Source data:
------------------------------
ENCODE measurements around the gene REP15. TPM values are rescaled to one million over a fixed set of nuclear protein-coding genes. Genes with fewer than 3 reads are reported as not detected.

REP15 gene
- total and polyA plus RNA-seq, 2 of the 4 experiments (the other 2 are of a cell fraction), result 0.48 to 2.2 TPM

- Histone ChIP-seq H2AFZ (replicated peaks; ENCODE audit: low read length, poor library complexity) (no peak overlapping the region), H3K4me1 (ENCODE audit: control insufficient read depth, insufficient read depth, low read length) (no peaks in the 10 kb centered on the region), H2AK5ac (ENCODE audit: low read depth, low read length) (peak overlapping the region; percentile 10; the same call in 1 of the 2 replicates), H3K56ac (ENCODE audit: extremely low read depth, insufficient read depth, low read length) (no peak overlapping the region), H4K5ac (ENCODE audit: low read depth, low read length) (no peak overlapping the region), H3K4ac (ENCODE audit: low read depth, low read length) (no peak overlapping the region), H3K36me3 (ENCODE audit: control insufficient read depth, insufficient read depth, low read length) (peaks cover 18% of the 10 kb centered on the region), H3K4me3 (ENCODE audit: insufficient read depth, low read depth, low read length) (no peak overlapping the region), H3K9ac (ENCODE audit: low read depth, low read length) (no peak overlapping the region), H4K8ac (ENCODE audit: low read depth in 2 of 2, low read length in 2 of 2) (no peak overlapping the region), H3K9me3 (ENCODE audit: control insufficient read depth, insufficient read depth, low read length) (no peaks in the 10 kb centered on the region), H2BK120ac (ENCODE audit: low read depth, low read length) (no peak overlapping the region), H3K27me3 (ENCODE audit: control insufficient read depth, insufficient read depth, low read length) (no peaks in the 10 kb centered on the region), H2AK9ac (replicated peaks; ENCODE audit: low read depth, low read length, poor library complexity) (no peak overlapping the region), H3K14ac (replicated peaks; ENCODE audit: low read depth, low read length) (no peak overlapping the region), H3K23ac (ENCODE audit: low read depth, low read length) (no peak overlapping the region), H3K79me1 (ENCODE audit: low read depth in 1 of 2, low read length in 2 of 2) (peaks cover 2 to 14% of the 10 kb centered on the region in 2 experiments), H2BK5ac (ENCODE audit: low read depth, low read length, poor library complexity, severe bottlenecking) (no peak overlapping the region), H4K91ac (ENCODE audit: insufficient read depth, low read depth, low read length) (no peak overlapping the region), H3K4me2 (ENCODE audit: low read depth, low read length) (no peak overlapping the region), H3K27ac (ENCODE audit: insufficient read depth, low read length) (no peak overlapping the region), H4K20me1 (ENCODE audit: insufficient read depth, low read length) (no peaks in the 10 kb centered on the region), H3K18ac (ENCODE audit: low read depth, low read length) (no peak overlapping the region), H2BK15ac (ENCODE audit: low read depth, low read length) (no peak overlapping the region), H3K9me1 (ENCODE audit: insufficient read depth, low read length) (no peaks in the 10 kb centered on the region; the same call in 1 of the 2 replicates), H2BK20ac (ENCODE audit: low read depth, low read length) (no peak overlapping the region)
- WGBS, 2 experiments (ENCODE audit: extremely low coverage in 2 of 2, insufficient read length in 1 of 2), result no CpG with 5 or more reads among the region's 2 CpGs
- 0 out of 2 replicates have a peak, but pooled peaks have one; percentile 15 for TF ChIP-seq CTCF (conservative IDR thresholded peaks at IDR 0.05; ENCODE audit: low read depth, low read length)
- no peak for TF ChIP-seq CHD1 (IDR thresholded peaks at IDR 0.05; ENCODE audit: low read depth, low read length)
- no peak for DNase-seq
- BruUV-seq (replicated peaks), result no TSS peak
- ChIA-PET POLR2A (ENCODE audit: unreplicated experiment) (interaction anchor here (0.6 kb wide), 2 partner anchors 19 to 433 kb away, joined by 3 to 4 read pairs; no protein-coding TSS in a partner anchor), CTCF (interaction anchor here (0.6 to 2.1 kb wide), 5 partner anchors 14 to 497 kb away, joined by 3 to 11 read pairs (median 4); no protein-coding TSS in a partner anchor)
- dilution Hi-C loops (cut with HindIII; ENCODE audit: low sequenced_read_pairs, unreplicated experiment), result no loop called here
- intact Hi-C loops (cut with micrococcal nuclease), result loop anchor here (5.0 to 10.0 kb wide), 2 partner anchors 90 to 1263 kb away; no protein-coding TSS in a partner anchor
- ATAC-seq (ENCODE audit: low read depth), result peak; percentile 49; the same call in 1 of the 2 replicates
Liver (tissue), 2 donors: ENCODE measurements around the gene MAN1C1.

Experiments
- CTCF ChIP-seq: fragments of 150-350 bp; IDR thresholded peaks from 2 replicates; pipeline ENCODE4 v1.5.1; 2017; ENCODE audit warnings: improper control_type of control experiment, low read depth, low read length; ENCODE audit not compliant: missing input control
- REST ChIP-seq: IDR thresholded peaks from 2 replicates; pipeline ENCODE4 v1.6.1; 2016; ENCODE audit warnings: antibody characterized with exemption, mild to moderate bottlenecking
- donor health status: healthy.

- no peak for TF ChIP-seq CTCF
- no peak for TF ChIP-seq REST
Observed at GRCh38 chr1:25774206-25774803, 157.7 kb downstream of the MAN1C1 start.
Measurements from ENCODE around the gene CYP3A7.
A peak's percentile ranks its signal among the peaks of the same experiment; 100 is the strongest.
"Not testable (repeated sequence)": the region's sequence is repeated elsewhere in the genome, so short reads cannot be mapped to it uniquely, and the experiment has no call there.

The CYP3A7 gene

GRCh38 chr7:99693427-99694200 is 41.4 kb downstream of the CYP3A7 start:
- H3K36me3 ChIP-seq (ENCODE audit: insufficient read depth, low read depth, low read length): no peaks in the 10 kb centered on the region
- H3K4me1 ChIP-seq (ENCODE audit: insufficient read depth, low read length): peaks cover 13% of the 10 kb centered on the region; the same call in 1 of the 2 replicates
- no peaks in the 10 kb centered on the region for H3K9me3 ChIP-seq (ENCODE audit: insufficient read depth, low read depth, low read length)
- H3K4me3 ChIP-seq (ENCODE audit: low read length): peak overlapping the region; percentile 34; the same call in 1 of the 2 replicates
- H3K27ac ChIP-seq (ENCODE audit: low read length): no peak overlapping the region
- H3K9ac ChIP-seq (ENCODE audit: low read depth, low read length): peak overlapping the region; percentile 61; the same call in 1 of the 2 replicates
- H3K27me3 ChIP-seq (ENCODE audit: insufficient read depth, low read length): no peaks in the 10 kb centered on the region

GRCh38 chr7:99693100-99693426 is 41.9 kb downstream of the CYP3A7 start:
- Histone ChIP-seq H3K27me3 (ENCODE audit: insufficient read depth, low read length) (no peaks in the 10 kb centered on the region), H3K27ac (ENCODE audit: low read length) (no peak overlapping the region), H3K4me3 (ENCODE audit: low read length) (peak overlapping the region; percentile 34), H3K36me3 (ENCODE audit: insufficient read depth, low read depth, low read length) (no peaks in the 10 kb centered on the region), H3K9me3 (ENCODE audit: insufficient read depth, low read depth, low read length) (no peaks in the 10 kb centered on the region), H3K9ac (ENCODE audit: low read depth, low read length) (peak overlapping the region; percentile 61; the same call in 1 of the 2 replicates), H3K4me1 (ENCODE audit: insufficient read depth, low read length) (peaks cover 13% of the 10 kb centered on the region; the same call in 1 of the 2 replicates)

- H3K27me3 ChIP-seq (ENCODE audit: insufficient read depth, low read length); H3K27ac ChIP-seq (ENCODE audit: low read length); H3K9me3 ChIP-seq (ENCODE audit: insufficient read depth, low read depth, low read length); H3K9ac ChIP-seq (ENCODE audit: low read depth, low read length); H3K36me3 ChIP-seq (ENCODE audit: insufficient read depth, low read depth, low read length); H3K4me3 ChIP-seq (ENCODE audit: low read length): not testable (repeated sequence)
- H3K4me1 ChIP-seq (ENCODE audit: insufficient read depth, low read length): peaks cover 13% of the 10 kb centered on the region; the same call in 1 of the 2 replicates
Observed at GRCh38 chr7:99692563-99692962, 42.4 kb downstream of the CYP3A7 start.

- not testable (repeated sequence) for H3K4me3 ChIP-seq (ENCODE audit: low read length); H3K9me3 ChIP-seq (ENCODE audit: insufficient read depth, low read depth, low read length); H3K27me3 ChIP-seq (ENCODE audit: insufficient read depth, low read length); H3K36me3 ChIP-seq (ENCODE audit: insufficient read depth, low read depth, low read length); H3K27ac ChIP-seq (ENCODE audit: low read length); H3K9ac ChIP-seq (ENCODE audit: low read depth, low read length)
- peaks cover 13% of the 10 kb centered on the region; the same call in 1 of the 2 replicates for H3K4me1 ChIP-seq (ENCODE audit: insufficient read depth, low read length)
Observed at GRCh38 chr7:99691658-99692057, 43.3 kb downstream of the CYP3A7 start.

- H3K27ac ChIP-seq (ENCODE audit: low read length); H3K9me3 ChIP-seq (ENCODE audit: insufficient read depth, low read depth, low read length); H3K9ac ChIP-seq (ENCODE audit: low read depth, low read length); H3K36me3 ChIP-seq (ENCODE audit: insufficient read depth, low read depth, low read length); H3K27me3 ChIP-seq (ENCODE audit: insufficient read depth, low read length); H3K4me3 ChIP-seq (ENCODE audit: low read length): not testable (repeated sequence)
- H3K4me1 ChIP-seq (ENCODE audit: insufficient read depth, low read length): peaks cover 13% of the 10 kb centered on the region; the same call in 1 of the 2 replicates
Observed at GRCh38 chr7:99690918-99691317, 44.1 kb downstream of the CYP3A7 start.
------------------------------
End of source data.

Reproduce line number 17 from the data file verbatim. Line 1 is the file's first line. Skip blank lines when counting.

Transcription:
- REST ChIP-seq: IDR thresholded peaks from 2 replicates; pipeline ENCODE4 v1.6.1; 2016; ENCODE audit warnings: antibody characterized with exemption, mild to moderate bottlenecking